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Apollo 16: Journey to Descartes


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DISC 1

Crew pictures - Footage from a crew photo shoot in front of the command module simulator. Crew in suits without helmets and gloves.

Mattingly - Footage from outside the command module simulator as CMP Mattingly prepares for a simulator run.

Chamber Run - Prime crew of Young, Duke and Mattingly undergo altitude chamber runs with the flight hardware.

Geology Training - Young and Duke during geologic training in Nevada. Featuring crew with simulated PLSS's, undergoing training in geology.

EVA Training - Young and Duke training for their lunar surface EVAs.

LM/LRV Checkout - Prime crew checkout of the flight hardware.

Rollout #1 - December 13, 1971.

Reaction Control System Tank Replacement - Repair of the Apollo 16 CSM.

Rollout #2 - February 9, 1972.

Padwork - Footage from the pre-launch alert, the day before the launch, showing removal of the mobile service structure and final preparation for launch.

Launch day - Pre-launch breakfast, suitup, transfer to pad and ingress.

Launch - Features 5 angles of the Apollo 16 launch. Use your DVD player remote control's angle button to change angles on-the-fly. The final angle shows all the previous angles together.

Transposition and Docking - Television and 16MM data acquisition camera coverage of the docking of the CSM Casper with the LM Orion.

LM Skin Inspection - The crew noticed a number of particles coming from the LM at transposition and docking. The crew then conducted an unscheduled television transmission at 8:45 GET to look at the emission, which turned out to be shredded thermal paint.

Undocking - 16MM data acquisition camera footage of the undocking of Orion prior to lunar descent.

CSM from LM - Views of Casper from Orion prior to lunar landing descent.

CSM Interior - Footage showing crew activities inside the CM.

DISC 2

SIM Door Jettison - 16MM footage from the command module during jettison of the SIM bay door.

Sextant Views - Lunar surface views through the CM sextant.

Mass Spectrometer Boom - 16MM footage from the CM of the Mass Spectrometer Boom. Black and White.

Orion Lands - 16MM data acquisition camera from the lunar module pilot's window showing the lunar module's approach and landing on the moon.

EVA 1

First Steps - Television coverage from the surface on Apollo 16 did not begin until the rover was deployed and the camera was powered up. Young's first steps, however, were recorded by the data acquisition camera from the LM window.

Unloading Rover - Audio only.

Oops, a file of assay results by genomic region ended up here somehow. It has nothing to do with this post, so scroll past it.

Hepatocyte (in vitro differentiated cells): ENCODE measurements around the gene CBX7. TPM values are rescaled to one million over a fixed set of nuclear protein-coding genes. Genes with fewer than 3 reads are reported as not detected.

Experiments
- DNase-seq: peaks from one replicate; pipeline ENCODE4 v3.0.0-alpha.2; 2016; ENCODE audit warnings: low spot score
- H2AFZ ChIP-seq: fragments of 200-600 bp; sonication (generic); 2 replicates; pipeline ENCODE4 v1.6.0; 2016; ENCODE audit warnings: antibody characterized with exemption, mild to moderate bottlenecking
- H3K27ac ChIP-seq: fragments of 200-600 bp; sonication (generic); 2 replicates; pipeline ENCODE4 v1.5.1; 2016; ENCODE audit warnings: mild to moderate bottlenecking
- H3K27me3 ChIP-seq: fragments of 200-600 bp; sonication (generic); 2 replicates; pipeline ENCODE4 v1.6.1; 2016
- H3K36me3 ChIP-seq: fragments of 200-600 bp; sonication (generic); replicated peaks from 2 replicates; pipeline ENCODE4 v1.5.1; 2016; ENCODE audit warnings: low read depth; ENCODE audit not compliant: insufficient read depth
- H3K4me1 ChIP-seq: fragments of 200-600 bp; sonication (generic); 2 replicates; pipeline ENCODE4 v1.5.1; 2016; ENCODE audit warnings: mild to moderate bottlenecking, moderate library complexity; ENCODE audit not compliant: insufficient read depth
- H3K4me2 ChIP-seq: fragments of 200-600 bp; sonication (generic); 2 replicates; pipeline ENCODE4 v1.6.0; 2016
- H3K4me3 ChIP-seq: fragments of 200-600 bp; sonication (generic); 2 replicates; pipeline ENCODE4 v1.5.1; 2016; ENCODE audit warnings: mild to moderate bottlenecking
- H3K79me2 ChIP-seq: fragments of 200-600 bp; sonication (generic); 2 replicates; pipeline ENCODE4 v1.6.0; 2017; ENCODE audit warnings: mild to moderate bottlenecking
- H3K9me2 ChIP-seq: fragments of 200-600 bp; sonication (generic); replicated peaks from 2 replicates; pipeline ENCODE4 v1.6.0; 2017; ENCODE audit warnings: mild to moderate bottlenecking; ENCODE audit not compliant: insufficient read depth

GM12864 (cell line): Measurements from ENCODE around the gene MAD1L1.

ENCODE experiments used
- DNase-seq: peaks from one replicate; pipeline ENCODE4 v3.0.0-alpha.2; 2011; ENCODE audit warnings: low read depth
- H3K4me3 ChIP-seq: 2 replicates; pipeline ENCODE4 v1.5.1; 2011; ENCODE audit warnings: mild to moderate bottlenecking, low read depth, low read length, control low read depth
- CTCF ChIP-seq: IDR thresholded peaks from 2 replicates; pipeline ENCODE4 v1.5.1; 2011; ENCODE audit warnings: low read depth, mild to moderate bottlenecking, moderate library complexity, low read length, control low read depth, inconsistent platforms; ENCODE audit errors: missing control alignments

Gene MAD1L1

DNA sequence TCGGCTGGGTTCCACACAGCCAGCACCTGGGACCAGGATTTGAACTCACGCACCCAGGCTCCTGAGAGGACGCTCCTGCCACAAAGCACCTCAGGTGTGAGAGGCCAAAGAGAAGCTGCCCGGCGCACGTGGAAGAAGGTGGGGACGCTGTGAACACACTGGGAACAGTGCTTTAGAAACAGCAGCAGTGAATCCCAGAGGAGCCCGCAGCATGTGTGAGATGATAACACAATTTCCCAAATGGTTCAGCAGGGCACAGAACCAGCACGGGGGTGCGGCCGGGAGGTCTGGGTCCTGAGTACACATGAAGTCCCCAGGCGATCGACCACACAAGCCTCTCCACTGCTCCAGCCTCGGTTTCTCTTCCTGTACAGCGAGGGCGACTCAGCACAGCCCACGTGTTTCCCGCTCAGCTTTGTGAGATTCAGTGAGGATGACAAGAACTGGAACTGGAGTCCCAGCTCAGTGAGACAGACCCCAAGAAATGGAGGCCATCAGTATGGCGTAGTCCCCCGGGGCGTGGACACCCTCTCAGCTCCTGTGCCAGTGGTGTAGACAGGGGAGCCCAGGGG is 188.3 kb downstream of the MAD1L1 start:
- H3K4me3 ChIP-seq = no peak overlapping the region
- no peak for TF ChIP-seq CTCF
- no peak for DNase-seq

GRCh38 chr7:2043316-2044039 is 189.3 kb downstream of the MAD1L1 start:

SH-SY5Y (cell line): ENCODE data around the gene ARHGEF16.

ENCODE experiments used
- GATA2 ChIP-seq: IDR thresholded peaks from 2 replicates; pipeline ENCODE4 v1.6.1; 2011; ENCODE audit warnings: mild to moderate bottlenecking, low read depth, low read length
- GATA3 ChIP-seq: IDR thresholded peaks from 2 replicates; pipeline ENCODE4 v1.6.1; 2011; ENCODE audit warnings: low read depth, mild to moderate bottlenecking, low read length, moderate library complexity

Loading the LRV - Shows Young and Duke outfitting the lunar roving vehicle through Duke transporting the ALSEP to the ALSEP site. Rover television.

Drive to ALSEP - Audio only during short drive to ALSEP site.

ALSEP - Young and Duke deploying the ALSEP experiments. Rover television.

Traverse to Station 1 - Audio only with photographs from ALSEP and from the traverse.

DISC 3

EVA 1 (continued)

Station 1 - Plum Crater. Rover television.

Traverse to Station 2 - Audio only with photographs and panoramas from Station 1 and the traverse to Station 2.

Station 2 - Buster. Rover television.

Traverse to LM - Audio only with photographs and panoramas from Station 2. Includes the Grand Prix.

EVA 1 Closeout - Activities in the LM area wrapping up the first EVA. Rover television.

Finish to a Long Day - Audio only of final activities on the lunar surface for day one. Features remaining photographs from EVA 1.

EVA 2

The second EVA lasted 7 hours and 23 minutes. All of the preplanned stations were visited, with the exception of Station 7, which was deleted before the EVA to provide more time at Station 10. At the end of the EVA, a portion of the commander's PLSS antenna was broken off. Because of the nature of the communications configuration, the LMP and the CDR switched oxygen purge systems (the segment which contains the antenna) for EVA 3.

Out for Day 2 - Audio only, featuring the first activities of the crew on the surface for EVA 2.

Loading LRV - Young and Duke pack up the LRV for the first traverse to Station 4, to the south and the vicinity of Stone Mountain. Rover television.

Traverse to Station 4 - Audio only, with photographs from Loading LRV and photography from the traverse.

Station 4 - Stone Mountain. Rover television.

DISC 4

EVA 2 (continued)

Traverse to Station 5 - Audio only with photographs and panoramas from Station 4.

Station 5 - Midway down the slope of Stone Mountain from Station 4. Rover television.

Traverse to Station 6 - Audio only with photographs and panoramas from Station 5.

Station 6 - Near the base of Stone Mountain, where numerous boulders were sampled.

Traverse to Station 8 - Station 7 was deleted from the EVA.

Station 8 - Big boulder. Rover television.

Traverse to Station 9 - Audio only with photographs and panoramas from Station 8.

Station 9 - Dark area toward South Ray. Rover television.

Traverse to Station 10 - Audio only with photographs and panoramas from Station 9.

Station 10 - In the area of the LM. Rover television.

Traverse to LM - Audio only with photographs and panoramas from Station 10.

EVA 2 Closeout - Activities in the LM area at the end of EVA 2. Rover television.

Into Orion - Audio only of final activities ending EVA 2.

EVA 3

Day 3 - Audio only during first activities on the surface on the third day.

Loading up - Preparing the rover for explorations. Rover television.

DISC 5

EVA 3 (continued)

Traverse to Station 11 - Audio only with photographs and panoramas from Station 13 and from traverse.

Station 11 - North Ray Crater. Rover television.

Traverse to Station 13 - Audio only with photographs and panoramas from Station 13 and from traverse.

Station 13 - Base of Smoky Mountain/Shadow Rock. Rover Television.

Return to Orion - Audio only with photographs and panoramas from Station 13 and from traverse.

Final Moments - Final activities during the last EVA. Rover television. Dusting off and climbing back in to start for home.

Lunar Liftoff - Orion liftoff from the moon to begin the return journey to Earth. The launch was captured by the lunar rover television camera and by the 16MM data acquisition camera in the LMP's window. The lunar liftoff is presented multi-angle, with television on angle 1, 16MM film on angle 2 and a combination of angle 3. Use your DVD player remote control's angle button to change angles on-the-fly.

DISC 6